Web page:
Jenny Chan 陳詠欣
Dec 5, 2014

Have a better name for Beefeater? VisitBritain asks Chinese to name UK attractions

BEIJING - A lot of tourism marketing campaigns are centralised to the B2B supply chain due to economies of scale, but VisitBritain's new campaign directly addresses Chinese consumers—appealing to their fascination with giving nicknames to everything.

Have a better name for Beefeater? VisitBritain asks Chinese to name UK attractions

Client: VisitBritain

Agency: Ogilvy & Mather Beijing

Market: China

Scope: Microsite, social media (WeChat and Weibo), print, OOH

Details: 'Great Names for Great Britain' is the tourism board's largest China campaign to date, running through April 2015.

The campaign asks the people of China to give Chinese names to 101 tourist attractions and places of interest scattered across Britain that do not yet have one. The most fitting, amusing, and memorable ones win prizes and the chance to have the names recognised by Britain.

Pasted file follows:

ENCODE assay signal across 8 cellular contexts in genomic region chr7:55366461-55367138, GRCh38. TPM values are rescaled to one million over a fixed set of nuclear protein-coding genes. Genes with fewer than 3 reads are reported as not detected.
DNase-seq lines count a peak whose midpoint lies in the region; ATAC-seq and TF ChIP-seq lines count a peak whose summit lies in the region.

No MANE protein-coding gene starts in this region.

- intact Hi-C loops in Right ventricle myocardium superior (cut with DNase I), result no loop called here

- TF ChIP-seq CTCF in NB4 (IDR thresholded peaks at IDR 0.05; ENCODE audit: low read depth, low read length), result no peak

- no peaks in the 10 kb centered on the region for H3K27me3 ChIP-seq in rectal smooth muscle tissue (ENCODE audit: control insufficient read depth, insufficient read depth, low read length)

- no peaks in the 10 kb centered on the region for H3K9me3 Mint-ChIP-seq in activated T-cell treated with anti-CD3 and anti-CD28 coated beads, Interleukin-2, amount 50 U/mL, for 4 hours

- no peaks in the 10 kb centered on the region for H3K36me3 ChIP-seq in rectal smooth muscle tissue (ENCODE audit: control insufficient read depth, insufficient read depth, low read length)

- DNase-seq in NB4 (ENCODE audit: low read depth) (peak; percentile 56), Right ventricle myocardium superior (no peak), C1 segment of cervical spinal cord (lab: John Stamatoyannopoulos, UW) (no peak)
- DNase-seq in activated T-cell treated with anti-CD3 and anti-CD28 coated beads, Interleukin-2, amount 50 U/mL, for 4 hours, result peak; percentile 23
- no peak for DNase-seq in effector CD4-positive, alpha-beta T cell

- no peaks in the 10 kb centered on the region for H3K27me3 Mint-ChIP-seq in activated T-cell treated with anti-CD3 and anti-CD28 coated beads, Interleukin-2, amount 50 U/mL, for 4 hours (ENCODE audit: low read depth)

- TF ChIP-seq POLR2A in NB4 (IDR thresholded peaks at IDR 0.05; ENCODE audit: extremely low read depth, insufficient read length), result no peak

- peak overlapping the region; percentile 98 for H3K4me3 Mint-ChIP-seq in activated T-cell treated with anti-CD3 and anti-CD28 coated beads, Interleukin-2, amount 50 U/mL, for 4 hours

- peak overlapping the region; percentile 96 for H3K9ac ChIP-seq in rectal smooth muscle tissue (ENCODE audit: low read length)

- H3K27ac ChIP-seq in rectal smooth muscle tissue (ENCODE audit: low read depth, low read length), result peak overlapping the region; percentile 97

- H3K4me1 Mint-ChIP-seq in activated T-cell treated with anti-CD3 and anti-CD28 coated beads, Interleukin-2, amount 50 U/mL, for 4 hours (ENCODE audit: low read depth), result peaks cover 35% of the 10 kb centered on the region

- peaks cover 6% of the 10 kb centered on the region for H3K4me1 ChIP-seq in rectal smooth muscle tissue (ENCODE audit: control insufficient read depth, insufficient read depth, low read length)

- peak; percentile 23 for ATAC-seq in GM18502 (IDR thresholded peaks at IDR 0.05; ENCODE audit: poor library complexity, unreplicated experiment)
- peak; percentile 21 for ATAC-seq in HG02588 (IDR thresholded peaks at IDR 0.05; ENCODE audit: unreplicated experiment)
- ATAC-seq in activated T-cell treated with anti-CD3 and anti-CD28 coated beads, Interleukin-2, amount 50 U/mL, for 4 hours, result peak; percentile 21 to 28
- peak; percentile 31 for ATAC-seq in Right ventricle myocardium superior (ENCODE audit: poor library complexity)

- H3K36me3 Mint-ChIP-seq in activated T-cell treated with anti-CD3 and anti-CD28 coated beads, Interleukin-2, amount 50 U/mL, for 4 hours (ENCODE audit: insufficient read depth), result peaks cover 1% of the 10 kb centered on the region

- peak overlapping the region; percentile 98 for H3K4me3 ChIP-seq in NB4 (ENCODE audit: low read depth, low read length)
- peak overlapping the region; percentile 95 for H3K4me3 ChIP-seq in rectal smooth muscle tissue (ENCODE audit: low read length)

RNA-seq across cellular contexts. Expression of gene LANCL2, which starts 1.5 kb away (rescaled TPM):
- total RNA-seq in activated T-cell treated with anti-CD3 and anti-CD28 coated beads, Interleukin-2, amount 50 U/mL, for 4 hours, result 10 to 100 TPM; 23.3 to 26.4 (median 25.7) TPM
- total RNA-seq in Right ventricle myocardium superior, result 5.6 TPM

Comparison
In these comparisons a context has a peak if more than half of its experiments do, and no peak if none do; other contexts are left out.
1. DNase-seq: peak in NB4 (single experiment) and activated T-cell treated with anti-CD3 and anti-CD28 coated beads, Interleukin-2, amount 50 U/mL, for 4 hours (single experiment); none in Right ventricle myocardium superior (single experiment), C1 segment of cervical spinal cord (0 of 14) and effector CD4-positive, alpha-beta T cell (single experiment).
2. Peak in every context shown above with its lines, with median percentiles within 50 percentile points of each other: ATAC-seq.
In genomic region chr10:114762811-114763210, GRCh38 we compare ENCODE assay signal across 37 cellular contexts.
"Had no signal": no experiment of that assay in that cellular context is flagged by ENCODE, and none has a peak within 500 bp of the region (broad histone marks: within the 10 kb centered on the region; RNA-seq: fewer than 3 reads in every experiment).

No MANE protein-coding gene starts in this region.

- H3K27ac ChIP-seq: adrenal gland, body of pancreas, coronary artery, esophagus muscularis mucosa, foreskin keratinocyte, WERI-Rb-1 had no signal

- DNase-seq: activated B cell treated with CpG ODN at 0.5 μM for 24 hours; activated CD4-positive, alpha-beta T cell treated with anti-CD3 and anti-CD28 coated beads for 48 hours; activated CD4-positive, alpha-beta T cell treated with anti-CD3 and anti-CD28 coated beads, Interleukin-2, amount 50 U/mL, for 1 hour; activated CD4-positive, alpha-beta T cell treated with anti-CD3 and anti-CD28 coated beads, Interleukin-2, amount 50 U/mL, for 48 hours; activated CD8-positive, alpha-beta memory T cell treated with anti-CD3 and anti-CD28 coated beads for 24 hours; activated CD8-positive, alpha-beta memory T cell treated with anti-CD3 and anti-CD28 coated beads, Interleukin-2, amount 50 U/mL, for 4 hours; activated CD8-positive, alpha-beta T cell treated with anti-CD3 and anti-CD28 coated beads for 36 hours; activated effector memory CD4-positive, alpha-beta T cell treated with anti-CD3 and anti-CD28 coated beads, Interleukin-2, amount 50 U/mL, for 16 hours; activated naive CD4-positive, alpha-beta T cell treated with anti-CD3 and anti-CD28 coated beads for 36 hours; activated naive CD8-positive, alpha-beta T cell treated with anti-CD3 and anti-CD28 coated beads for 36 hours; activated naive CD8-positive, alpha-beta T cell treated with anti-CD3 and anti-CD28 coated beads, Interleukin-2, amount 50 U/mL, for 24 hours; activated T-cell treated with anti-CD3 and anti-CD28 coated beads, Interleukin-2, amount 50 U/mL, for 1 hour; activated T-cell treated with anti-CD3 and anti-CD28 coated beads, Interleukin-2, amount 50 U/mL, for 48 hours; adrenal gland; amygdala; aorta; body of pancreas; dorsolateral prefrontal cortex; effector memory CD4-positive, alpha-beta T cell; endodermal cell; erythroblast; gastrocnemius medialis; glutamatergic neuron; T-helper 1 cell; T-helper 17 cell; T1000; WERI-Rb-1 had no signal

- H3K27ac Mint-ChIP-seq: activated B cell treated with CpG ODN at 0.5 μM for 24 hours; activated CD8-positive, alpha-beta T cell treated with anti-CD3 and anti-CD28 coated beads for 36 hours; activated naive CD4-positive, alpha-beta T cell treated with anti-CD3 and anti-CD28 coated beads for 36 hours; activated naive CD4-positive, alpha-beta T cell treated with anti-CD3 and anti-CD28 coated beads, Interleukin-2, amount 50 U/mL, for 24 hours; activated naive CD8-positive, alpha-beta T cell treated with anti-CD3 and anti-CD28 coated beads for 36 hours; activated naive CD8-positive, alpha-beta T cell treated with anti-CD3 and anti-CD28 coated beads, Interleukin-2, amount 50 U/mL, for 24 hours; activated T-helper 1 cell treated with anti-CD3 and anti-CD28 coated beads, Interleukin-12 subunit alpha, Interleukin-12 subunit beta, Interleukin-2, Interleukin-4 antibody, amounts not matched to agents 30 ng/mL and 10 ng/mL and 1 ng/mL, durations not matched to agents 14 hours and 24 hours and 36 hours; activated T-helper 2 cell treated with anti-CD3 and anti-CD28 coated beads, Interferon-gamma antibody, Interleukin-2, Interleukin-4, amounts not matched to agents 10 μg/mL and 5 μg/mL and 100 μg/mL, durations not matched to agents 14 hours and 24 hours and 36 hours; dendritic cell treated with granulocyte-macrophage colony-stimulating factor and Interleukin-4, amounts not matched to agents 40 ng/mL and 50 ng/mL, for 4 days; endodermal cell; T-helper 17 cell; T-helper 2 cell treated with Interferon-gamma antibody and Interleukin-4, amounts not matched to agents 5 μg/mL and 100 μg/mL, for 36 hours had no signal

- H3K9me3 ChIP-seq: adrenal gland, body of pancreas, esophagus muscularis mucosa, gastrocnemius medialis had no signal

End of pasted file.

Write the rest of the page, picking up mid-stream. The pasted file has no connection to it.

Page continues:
The idea is that travellers will then come to Britain and post photos of themselves experiencing a point of interest with their suggested Chinese name for that place.

Chinese travellers spend four times more than other inbound UK travellers, and it makes sense to target them and to get them to travel outside of London.

Press release quote: Joss Croft, marketing director of VisitBritain: “Chinese consumers are at the very heart of this campaign, so it was important to give them the opportunity to create history and build an affinity with Britain they’ve never had before."

Comments: This is a strong social idea, and the names of places, people, and events get people talking in China more so than in many other cultures. And when the Chinese words that the campaign generates are translated back to English (as in the subtitles of the video below), we're sure the results will be entertaining. But after speaking to Croft, we are still not sure if the Chinese names will become part of the official vernacular, as he said this involves getting the agreement of the points of interest themselves.

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